1the hindmost part of an animal, especially when prolonged beyond the rest of the body, such as the flexible extension of the backbone in a vertebrate, the feathers at the hind end of a bird, or a terminal appendage in an insect:the dog’s tail began to wag frantically
a slender backward prolongation of each hindwing in some butterflies.
2a thing resembling an animal’s tail in its shape or position, typically extending downwards or outwards at the end of something:the tail of a capital Q
the rear part of an aeroplane, with the tailplane and rudder:the fuselage tapers sharply towards the tail
the lower or hanging part of a garment, especially the back of a shirt or coat:he wiped his hands on the tail of his grubby vesthe stormed off, the tails of his jacket flapping behind him
(tails) informal a tailcoat, or a man’s formal evening suit with a tailcoat:the men looked debonair in white tie and tails
the luminous trail of particles following a comet.
the lower end of a pool or stream:shallow riffles and the tails of pools are prime feeding areas
the exposed end of a slate or tile in a roof:the slates are dressed with the bevelled tail and edge characteristic of thick, square stone roofing
Mathematics an extremity of a curve approaching the horizontal axis of a graph, especially that of a frequency distribution.
3the end of a long train or line of people or vehicles:a catering truck at the tail of the convoy
the final, more distant, or weaker part of something:the tail of a hurricane
Cricket the end of the batting order, with the weakest batsmen:McDermott worked his way through the tail, finishing with ten wickets
4 informal a person secretly following another to observe their movements:I can’t put a tail on him, I don’t know where he’s gone
5 informal, chiefly North American a person’s buttocks:the coach kicked Ryan in his tail
vulgar slang a woman’s genitals.
[mass noun] informal women collectively regarded in sexual terms:my wife thinks going out with you guys will keep me from chasing tail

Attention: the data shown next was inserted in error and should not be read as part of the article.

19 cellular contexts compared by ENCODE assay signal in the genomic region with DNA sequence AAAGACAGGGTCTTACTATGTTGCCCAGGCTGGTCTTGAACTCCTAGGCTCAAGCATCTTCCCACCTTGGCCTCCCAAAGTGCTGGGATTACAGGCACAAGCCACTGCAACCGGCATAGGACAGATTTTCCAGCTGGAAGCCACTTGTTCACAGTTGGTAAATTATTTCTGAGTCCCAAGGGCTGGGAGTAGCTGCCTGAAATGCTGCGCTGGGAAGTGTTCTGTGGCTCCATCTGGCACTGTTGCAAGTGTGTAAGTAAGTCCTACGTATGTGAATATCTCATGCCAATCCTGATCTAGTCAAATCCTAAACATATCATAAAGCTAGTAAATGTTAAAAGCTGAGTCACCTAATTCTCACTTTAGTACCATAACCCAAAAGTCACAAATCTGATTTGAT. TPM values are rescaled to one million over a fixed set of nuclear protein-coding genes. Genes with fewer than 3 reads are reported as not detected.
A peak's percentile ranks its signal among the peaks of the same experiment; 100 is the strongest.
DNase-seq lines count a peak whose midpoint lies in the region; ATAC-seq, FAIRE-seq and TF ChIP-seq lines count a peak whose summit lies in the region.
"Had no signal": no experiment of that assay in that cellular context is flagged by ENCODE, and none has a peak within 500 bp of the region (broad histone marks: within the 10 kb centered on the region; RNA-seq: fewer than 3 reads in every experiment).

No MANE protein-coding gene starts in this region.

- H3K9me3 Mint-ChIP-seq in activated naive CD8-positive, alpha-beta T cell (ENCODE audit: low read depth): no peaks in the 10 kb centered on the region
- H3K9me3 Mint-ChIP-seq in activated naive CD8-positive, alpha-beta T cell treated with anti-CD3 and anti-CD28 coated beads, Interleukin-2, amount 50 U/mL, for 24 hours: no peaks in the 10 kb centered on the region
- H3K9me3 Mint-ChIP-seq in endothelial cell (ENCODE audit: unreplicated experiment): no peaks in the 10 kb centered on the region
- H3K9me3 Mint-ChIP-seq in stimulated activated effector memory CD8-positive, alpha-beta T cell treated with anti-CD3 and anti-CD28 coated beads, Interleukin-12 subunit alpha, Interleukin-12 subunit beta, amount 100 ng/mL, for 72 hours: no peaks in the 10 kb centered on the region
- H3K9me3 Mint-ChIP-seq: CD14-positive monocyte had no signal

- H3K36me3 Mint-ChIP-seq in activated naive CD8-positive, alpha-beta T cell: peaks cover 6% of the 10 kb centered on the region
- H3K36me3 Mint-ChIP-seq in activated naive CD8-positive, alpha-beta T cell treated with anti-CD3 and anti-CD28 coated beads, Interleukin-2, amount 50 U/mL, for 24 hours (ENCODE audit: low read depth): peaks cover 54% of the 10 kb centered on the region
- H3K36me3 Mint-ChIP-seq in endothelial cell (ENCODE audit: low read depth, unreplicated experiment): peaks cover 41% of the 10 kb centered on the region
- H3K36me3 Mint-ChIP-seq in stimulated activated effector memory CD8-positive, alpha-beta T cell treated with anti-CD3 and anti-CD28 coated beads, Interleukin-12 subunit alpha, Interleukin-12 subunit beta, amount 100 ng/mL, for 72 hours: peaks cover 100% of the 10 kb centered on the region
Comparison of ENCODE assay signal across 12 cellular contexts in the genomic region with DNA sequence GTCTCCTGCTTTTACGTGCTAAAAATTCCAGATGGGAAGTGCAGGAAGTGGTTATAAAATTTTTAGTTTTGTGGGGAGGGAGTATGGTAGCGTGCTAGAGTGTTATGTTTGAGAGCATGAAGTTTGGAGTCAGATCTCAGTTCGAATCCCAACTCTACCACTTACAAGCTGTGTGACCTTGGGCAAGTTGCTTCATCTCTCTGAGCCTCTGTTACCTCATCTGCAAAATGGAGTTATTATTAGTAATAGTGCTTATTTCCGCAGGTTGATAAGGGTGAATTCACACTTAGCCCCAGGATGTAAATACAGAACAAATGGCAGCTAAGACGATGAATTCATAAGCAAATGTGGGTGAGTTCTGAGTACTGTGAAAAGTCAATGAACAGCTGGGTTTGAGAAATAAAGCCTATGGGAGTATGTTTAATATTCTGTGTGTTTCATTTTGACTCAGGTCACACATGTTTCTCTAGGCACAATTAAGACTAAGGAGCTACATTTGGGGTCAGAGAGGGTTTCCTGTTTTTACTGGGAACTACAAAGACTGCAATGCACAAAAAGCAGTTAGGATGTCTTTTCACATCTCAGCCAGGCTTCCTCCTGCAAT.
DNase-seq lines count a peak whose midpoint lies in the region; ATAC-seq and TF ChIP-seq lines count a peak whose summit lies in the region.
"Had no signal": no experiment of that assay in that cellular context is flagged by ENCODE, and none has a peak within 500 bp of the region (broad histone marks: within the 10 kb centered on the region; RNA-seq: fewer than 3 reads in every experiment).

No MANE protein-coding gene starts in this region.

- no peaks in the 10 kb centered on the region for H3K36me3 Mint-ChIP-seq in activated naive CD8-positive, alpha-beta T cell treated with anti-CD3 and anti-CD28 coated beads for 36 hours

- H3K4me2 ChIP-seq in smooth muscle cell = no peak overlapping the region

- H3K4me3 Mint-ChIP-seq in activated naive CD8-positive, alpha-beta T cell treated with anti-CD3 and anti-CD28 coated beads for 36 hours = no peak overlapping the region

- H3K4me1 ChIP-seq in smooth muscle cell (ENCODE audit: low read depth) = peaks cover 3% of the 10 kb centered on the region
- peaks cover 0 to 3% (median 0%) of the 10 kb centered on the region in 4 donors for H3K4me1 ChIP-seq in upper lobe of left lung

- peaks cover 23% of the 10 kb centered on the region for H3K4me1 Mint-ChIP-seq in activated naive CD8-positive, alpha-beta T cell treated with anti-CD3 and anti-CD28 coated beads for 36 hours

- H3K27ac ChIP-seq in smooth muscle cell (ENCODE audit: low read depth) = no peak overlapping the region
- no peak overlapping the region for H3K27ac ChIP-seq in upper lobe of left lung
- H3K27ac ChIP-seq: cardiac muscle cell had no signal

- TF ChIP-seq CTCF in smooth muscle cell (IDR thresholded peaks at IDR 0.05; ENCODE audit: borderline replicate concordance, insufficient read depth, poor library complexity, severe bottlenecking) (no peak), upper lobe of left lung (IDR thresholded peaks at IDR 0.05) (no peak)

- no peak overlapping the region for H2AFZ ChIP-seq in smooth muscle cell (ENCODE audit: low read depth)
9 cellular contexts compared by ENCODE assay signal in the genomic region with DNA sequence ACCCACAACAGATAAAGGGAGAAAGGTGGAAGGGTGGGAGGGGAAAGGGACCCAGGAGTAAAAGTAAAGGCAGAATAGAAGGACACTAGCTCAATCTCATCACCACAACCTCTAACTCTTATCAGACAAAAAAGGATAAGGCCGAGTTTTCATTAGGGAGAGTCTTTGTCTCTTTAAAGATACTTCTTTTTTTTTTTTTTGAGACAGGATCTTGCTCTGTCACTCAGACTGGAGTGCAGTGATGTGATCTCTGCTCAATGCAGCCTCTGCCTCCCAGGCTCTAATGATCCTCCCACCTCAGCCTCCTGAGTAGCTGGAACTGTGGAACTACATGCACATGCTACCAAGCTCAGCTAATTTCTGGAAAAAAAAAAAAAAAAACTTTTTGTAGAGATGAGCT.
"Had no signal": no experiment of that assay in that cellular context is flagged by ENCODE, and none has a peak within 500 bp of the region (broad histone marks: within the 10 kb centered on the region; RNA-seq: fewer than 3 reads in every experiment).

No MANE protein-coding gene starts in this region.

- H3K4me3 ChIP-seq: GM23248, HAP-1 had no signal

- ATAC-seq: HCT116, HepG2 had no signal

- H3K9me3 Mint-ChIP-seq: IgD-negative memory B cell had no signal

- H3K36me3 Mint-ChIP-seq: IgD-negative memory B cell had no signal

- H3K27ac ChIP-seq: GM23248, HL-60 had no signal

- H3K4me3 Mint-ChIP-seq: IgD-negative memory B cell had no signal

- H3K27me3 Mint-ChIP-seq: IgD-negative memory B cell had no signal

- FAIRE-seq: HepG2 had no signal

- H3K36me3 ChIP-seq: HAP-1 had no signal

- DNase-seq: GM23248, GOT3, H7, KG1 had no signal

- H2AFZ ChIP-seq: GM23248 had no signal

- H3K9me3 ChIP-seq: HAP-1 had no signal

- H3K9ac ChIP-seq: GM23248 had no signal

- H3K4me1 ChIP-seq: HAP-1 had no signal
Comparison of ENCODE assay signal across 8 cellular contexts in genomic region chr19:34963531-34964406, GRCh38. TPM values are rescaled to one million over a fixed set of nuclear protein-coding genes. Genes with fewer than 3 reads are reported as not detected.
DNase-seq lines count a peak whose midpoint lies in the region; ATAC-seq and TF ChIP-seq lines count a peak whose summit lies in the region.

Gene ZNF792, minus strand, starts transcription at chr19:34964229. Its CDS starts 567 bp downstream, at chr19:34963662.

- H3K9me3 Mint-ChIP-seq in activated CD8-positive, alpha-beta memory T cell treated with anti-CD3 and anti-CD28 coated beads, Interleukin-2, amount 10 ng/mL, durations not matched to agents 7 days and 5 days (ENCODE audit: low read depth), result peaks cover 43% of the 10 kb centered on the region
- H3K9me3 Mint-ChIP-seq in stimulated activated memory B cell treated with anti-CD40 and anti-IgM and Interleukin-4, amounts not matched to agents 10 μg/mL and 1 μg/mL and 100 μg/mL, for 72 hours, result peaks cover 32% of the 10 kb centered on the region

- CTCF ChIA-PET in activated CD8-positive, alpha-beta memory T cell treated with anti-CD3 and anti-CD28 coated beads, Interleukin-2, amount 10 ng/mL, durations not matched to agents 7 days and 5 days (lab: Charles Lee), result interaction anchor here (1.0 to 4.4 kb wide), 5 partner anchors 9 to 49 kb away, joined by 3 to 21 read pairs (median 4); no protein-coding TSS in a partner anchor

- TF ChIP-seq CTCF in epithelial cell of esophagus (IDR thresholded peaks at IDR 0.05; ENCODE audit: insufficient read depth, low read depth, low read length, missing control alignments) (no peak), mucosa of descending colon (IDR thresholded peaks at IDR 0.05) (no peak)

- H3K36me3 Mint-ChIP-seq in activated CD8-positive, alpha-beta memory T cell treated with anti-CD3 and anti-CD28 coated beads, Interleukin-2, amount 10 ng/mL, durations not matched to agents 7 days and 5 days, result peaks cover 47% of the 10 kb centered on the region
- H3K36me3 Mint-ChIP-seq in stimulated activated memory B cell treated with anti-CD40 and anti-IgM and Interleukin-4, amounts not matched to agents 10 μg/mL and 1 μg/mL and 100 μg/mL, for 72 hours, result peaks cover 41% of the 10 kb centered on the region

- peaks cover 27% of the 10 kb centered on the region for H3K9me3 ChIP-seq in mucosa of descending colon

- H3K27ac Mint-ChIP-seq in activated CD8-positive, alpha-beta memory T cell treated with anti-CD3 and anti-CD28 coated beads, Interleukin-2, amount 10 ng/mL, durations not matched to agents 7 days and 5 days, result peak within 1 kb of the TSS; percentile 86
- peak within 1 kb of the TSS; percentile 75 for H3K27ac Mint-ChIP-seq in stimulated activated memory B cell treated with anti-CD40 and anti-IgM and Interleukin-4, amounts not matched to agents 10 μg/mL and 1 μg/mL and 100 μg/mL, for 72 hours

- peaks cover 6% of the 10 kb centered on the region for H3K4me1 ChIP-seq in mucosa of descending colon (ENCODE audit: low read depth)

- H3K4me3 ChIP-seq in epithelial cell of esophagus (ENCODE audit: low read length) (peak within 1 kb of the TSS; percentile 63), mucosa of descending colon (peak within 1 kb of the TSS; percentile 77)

6 (tails) the side of a coin without the image of a head on it (used when tossing a coin to determine a winner):the chances of heads and tails in the long run are equal
1 informal follow and observe (someone) closely, especially in secret:a flock of paparazzi had tailed them all over London
[no object, with adverbial of direction] follow:they went to their favourite cafe—Owen and Sally tailed along
2 [no object, with adverbial of direction]North American (of an object in flight) drift or curve in a particular direction:the next pitch tailed in on me at the last second
3remove the stalks or ends of (fruit or vegetables) in preparation for cooking.
4pull on the end of (a rope) after it has been wrapped round the drum of a winch a few times, in order to prevent slipping when the winch rotates.
5 archaic join (one thing) to another.
chase one's (own) tail
informal rush around ineffectually:from continually chasing my tail and being late for everything, punctuality became second nature
on someone's tail
following someone closely:a police car stayed on his tail for half a mile
the tail of one's eye
dated the outer corner of one’s eye:he glanced at her through the tail of his eye
the tail wags the dog
the less important or subsidiary factor, person, or thing dominates a situation; the usual roles are reversed:the financing system is becoming the tail that wags the dog
with one's tail between one's legs
informal in a state of dejection or humiliation:we took Lily in when she came back from London with her tail between her legs
with one's tail up
informal in a confident or cheerful mood:the West Indies team with their tails up can be awesome
British (of traffic) become congested and form a tailback:traffic tailed back fourteen miles after a chemical spillage
tail something in (or into)
insert the end of a beam, stone, or brick into (a wall).
tail off (or away)
gradually diminish in amount, strength, or intensity:the economic boom was beginning to tail off